The Pistons were in for an awkward adjustment period as coach Dwane Casey assimilated to his new surroundings. As expected, the offense during the first ten games of the season could best be described as abysmal, and that’s being rather generous.
Per Cleaning the Glass, the Pistons’ “offense” scored a measly 86.6 points per 100 halfcourt possessions in those ten games, ranking 29th in the league. Thankfully, their seventh-ranked defense (during those first ten games) performed most of the heavy lifting and carried the bucket-challenged Pistons to a few victories.
Starting with the November 9th win in Atlanta, though, the offense started to function as a somewhat cohesive unit.
In their last eleven games, the offense registered 91.8 points per 100 per halfcourt possessions, ranking 21st. Progress! The eleven-game stretch also saw an overall offense (including transition, putbacks, etc.) scoring of 111.1 points per 100 possessions, good for 10th in the league.
Oh, but that pesky halfcourt.
For the foreseeable future, the Pistons’ roster will revolve around their two brawny bigs, Blake Griffin and Andre Drummond. Whether or not you agree with the atypical roster construction - at least in regards to the contemporary thought-process - doesn’t matter because, well, there isn’t much you can do about it.
Griffin and Drummond sharing court time is a unique trait and in an imitation-heavy league, “unique” can be a good thing. Trying to boost their subpar halfcourt offense while compounding Detroit’s big-man-having strengths, Casey constantly seeks out to exploit mismatches to turn his bigs loose on. In the switchy-switch NBA world we live in, mismatches aren’t hard to find.
Below, we’ll examine how Griffin and Drummond position themselves to attack the switch. Part 2, due out shortly, will take a look at how the point guards and wings blitz their bigger defenders.
Creating the exact mismatch for Blake Griffin isn’t rocket science: identify the defender you want to single out and use his check to set a dummy screen:
Above, Reggie Jackson’s purpose in setting the top-of-the-key screen is to not only free Blake from the clamps of defensive whiz Paul George but to also drag Russell Westbrook into Griffin’s lair. We’ve already witnessed this multiple times over the course of the young season. Locate the weak defender:
Griffin’s bully-ball works well on a wide-variety of weaker switch-everything players:
It’s not just the sheer strength of Griffin that presents nightmares for opposing players and coaches as the dude’s got skill, too:
Griffin is getting that shot off and there was nothing the six-foot-four Tyler Johnson could do other than hope and pray Griffin misses.
Methodically backing down a smaller defender after a switch means one of two things: a Blake beeline to the hoop or a double-team is on the horizon. In Casey’s eyes, either outcome is acceptable:
Accepting the ball closer to the basket is on the menu too and this perfectly executed slice screen is a great example of targeting James Harden:
Below, the Griffin-Drummond elbow PNR induces a defensive switch:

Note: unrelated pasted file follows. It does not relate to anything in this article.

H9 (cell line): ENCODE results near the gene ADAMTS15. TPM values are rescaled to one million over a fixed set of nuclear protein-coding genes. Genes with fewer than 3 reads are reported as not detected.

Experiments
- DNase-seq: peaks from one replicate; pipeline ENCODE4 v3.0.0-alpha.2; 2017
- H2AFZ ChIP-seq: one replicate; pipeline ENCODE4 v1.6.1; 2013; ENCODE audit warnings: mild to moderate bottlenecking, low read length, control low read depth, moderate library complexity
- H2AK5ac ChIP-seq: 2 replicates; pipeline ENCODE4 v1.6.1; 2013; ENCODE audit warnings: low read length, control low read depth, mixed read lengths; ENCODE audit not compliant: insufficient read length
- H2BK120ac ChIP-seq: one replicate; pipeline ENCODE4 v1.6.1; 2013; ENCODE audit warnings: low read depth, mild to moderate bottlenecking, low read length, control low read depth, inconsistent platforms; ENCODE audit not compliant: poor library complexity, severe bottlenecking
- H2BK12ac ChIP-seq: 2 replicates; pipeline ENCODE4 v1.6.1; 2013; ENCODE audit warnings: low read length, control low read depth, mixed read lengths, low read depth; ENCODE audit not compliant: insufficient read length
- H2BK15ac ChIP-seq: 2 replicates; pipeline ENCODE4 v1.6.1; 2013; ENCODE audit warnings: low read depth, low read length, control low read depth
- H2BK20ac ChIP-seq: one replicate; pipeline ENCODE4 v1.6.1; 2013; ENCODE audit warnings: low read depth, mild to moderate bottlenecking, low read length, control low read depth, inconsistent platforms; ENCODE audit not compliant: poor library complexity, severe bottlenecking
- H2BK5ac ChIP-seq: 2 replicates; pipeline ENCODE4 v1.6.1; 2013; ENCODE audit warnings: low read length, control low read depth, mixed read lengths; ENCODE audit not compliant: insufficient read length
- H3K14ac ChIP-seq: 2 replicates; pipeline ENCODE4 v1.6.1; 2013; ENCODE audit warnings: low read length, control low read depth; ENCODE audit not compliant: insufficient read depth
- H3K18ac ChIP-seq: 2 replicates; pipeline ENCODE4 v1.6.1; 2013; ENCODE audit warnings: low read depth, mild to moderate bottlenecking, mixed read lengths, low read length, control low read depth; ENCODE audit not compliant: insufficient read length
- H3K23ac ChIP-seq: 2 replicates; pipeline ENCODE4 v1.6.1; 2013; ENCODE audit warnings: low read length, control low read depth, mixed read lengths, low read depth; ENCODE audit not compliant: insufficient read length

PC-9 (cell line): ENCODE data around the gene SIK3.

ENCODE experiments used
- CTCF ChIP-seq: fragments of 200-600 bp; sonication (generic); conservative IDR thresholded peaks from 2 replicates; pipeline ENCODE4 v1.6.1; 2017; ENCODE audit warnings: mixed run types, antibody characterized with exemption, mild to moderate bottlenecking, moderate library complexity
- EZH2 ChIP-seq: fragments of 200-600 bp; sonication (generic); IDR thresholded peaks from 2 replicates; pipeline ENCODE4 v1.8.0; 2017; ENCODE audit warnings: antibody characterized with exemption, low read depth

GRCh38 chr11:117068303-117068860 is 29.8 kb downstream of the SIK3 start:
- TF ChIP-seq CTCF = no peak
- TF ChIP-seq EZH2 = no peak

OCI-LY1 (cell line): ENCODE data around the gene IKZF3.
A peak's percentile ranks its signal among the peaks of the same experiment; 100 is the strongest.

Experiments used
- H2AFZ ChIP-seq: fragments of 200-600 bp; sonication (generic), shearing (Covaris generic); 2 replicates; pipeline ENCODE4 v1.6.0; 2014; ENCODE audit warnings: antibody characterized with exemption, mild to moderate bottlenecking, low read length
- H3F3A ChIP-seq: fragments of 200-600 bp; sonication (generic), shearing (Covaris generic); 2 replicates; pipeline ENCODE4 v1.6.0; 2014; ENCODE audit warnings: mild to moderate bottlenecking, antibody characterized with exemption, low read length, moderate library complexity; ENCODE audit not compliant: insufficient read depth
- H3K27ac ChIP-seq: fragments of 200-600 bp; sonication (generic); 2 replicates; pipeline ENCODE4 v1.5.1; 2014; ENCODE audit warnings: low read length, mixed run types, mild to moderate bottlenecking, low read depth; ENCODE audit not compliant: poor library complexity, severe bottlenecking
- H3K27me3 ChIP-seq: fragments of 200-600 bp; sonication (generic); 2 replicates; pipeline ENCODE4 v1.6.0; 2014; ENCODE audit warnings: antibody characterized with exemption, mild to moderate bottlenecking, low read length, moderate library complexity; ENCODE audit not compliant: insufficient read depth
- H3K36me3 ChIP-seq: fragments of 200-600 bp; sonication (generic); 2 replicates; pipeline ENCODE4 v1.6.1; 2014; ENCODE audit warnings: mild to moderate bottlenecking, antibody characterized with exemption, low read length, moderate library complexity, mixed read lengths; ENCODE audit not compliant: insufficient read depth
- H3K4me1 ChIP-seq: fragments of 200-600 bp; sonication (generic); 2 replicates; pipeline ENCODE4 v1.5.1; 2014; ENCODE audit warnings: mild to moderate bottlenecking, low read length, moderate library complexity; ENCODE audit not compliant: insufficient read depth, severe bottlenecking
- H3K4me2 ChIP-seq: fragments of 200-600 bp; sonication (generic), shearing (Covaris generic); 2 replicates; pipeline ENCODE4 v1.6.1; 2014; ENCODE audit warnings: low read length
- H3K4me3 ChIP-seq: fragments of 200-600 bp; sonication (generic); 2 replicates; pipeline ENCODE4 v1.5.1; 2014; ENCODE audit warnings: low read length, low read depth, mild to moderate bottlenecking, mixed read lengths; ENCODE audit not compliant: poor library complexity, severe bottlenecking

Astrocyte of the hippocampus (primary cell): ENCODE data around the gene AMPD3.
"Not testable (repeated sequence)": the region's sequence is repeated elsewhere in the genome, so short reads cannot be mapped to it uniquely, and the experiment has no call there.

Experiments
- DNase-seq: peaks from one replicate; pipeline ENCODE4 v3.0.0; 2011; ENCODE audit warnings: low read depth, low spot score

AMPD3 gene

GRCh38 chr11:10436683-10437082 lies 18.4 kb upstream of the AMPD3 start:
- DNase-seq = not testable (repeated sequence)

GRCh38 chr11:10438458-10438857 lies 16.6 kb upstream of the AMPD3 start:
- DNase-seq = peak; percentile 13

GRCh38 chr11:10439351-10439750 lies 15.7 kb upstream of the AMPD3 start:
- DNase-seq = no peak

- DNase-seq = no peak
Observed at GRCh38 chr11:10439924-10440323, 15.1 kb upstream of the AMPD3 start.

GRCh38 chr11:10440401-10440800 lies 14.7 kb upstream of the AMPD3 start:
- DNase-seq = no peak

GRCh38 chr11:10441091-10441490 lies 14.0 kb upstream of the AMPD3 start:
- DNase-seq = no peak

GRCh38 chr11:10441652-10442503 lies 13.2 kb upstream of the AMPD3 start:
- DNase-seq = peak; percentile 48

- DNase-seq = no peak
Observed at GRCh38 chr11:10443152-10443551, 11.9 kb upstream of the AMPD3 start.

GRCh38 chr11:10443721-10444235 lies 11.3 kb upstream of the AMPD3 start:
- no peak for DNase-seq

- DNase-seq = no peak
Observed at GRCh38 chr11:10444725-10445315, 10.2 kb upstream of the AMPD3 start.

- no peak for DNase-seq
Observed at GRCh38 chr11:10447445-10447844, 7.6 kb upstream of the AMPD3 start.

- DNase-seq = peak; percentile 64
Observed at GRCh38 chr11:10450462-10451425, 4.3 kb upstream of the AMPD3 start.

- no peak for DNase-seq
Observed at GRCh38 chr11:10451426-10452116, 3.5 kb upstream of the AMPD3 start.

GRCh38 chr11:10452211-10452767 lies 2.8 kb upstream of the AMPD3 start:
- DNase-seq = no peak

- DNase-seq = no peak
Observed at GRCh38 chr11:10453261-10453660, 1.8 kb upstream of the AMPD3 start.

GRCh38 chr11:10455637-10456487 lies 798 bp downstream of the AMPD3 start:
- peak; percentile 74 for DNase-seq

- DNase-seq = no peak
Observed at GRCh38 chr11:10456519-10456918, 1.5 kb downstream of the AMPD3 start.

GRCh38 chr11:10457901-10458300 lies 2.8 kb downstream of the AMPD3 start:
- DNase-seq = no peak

Griffin is now headed down hill with his strong hand and it only took two dribbles to get to the hoop.
A more controlled possession also includes this Spain PNR:
Essentially, it morphed into a Ish Smith-Blake Griffin ran PNR vs. Emmanuel Mudiay-Tim Hardaway Jr. and I like the Pistons’ chances.
Andre Drummond is an ever-evolving player whose best days are still, hopefully, ahead of him. Part of the ongoing development is an increase of offensive recognition allowing for Dre to put his athletic tools to good use.
The pick-and-roll is not only a staple of Drummond’s game but it’s also a hotbed of defensive switching. When the Pistons employ a conventional PNR (i.e. not Blake as ball-handler), teams still don’t hesitate to switch leaving a small checking Drummond. During these sequences, it’s an immediate post-up:
The sun-blocking seal provides the perfect target for an easy entry pass.
Depending on matchups, even the Griffin-led PNR could also produce the same look:
We all know he’s got to do better at consistently finishing at the rim but these are quality looks.
Drummond can also take advantage of PNR switching teams when the ball-handler keeps the rock, too. Attention to the now penetrating ball-handler creates a void in defensive rebounding and Drummond can easily clean up Pistons’ messes:
And for Griffin, too:
Similarly, when Drummond’s check holds defensive responsibilities outside of containing Dre, no one of rebounding significance is under the hoop:
Finally, for the pick-and-roll, we all know what happens when both defenders prioritize penetration:
Outright switching off-the-ball doesn’t happen too often with Andre Drummond, but aggressive shows on screens certainly do. When this happens, it should be a one-way ticket to Slip City:
Casey must squeeze out every ounce of talent between Blake Griffin and Andre Drummond to help their ho-hum halfcourt offense and making teams pay for switching is surely part of that plan.
Let the DBB Book of Records forever show I hate switching everything and I’m glad Casey doesn’t subscribe to that theory.